There are five main white suprema­cist gangs oper­at­ing in Missouri:

  • Sacred Sep­a­ratist Group (SSG): The Anti-Defamation League first encoun­tered the SSG in 2005, but it has grown con­sid­er­ably in recent years. Like some of the other gangs, it orig­i­nated in the West­ern Mis­souri Cor­rec­tional Cen­ter. ADL has iden­ti­fied mem­bers of this fairly large gang from all over Mis­souri. SSG mem­bers have asso­ci­ated with mem­bers of all the gangs listed here.
  • Joplin Honkies: The Joplin Honkies orig­i­nated behind bars around the same time as SSG. Orig­i­nally, mem­bers called them­selves the Joplin Boys. The Honkies are con­cen­trated in south­west Mis­souri, espe­cially around Joplin and Spring­field.   The ADL has iden­ti­fied dozens of active mem­bers of the Joplin Honkies, but their true num­bers are higher. Off­shoot gangs include the South­west Honkies and the 417 Honkies.
  • Peck­er­wood Mid­west: Mem­bers of this gang have been iden­ti­fied in both east­ern and west­ern Mis­souri, as well as across the south­ern part of the state (Spring­field to Cape Girardeau). ADL has iden­ti­fied at least 34 mem­bers and asso­ciates of this gang, though again, actual num­bers are con­sid­er­ably higher.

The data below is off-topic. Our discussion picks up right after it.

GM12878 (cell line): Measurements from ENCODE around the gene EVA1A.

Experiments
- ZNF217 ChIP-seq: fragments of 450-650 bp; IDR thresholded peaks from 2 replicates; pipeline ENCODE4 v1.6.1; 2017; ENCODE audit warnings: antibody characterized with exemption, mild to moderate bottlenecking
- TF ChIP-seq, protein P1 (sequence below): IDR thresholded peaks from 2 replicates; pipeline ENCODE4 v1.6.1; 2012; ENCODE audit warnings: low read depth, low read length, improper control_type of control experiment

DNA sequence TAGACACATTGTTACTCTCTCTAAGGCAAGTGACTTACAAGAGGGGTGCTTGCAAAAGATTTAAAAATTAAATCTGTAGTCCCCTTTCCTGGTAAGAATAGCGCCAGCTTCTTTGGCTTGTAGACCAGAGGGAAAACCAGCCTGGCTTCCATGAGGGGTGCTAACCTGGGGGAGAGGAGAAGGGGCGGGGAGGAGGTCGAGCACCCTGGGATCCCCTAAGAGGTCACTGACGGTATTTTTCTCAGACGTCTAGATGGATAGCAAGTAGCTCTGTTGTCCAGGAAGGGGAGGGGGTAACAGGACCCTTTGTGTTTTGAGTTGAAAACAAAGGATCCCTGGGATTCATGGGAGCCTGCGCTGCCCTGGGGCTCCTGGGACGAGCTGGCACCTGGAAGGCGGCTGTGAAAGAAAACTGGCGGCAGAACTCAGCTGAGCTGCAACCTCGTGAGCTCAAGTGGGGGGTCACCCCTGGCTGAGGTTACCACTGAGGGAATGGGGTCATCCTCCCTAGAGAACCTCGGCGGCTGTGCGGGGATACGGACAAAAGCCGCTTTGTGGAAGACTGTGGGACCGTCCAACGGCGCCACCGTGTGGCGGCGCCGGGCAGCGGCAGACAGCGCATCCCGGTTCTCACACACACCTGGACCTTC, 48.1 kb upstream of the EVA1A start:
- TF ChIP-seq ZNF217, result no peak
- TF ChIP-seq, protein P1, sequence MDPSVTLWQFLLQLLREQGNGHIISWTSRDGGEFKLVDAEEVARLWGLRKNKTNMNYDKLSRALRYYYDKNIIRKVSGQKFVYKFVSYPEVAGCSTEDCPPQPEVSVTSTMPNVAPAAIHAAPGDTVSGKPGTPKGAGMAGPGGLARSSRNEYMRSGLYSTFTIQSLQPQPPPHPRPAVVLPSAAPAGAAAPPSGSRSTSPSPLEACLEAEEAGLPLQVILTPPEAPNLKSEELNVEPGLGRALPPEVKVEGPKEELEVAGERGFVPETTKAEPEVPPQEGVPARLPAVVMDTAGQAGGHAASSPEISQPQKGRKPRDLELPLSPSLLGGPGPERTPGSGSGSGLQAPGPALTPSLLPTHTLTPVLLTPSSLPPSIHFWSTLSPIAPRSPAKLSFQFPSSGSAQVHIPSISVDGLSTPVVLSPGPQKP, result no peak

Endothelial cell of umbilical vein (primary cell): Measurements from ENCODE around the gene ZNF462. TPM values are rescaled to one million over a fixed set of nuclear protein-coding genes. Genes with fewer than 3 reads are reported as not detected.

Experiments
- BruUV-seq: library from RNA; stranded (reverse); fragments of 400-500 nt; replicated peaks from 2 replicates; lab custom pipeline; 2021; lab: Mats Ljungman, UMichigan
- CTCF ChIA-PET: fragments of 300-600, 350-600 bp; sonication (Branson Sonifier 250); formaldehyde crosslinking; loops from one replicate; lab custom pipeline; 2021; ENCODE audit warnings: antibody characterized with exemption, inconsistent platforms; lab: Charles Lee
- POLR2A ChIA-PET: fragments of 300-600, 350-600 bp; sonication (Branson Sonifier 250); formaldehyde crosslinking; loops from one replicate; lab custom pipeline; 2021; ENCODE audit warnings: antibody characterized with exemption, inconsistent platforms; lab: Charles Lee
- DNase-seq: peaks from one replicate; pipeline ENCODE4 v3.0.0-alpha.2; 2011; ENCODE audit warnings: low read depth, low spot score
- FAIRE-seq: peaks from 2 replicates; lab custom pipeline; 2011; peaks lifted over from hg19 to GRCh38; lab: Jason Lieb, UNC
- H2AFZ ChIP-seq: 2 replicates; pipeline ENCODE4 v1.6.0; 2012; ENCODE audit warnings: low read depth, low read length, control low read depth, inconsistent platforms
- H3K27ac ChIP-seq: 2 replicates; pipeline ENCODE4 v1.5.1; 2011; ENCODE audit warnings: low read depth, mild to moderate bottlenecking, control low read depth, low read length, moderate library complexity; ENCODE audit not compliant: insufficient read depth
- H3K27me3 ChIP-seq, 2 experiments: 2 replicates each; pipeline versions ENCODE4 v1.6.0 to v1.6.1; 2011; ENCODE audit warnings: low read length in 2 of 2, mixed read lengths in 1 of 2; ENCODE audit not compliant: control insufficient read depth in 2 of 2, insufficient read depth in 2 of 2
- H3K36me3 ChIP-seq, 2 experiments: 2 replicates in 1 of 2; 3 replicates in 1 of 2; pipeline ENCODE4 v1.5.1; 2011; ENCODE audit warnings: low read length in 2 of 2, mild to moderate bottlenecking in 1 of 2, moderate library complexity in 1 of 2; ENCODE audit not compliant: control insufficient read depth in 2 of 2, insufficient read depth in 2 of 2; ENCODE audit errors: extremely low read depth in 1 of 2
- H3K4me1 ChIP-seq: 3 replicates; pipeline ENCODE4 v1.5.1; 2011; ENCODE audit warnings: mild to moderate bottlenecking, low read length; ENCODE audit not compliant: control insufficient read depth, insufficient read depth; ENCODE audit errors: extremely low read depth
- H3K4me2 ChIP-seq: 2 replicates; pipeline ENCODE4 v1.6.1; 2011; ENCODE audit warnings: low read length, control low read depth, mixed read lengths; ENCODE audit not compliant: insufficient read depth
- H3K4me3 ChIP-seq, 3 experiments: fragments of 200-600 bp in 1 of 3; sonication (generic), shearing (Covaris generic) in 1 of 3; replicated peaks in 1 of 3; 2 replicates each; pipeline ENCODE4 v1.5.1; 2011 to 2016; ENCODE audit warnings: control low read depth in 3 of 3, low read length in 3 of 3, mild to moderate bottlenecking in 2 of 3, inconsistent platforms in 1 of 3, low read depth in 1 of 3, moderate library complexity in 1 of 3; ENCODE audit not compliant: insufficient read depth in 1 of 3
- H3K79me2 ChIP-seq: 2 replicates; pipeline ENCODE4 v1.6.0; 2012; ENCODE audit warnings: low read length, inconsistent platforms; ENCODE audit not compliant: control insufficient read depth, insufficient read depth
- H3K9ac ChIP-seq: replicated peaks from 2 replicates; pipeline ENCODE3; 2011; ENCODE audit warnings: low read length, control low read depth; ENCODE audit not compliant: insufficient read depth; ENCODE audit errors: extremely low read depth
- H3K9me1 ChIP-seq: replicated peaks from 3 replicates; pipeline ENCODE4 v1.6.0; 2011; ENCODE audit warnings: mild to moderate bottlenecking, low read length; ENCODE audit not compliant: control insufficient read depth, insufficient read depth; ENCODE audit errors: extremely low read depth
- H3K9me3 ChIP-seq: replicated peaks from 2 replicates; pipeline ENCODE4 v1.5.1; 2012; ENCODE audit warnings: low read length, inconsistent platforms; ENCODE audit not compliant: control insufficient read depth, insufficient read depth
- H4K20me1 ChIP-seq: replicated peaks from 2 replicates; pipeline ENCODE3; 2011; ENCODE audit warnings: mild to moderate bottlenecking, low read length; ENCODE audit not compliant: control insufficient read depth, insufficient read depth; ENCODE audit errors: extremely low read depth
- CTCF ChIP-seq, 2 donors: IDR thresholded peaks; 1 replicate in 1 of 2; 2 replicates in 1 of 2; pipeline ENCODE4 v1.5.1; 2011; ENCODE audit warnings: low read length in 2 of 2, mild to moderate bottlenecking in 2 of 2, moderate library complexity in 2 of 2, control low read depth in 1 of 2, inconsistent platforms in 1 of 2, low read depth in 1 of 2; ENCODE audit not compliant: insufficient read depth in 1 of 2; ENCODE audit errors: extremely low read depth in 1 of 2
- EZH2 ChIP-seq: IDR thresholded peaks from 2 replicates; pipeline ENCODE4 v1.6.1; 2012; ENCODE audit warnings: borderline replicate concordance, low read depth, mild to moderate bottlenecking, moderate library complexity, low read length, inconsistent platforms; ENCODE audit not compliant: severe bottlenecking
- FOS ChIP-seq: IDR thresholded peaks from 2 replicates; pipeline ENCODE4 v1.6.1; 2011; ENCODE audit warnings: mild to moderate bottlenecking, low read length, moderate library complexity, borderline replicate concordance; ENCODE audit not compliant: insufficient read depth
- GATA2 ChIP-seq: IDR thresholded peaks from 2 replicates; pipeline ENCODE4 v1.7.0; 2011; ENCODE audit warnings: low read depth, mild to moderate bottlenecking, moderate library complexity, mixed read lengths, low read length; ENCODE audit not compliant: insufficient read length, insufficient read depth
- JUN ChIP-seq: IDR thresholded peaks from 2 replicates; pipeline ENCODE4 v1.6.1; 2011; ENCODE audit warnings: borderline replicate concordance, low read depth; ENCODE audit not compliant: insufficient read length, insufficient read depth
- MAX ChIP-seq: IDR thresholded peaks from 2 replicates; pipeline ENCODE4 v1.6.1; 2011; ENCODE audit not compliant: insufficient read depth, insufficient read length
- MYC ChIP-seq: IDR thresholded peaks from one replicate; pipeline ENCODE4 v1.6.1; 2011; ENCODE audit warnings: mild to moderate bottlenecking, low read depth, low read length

• Fam­ily Val­ues: Fam­ily Val­ues is a smaller gang and not all mem­bers are hard­core white suprema­cists (some even asso­ciate with non-whites). How­ever, a num­ber of iden­ti­fied mem­bers do use com­mon white suprema­cist sym­bols such as swastikas, SS bolts, 14 and 88. A num­ber of gang mem­bers live in or around St. Louis and Springfield.
  • Aryan Cir­cle (AC):The Aryan Cir­cle is not native to Mis­souri but to Texas, where it is one of the largest white suprema­cist prison gangs. It has expanded into a num­ber of other states, recently mov­ing into Mis­souri largely as a result of recruit­ment from Indi­ana and gang mem­bers from fed­eral prison who returned or moved to Mis­souri. ADL has iden­ti­fied at least 23 active mem­bers and asso­ciates of Aryan Cir­cle in Mis­souri, espe­cially in north­east Missouri.

Tags: , , , , , , , , , , , , , , , , , , , , , , , ,

September 20, 2012 1

Tattooed Shootout Suspect is White Supremacist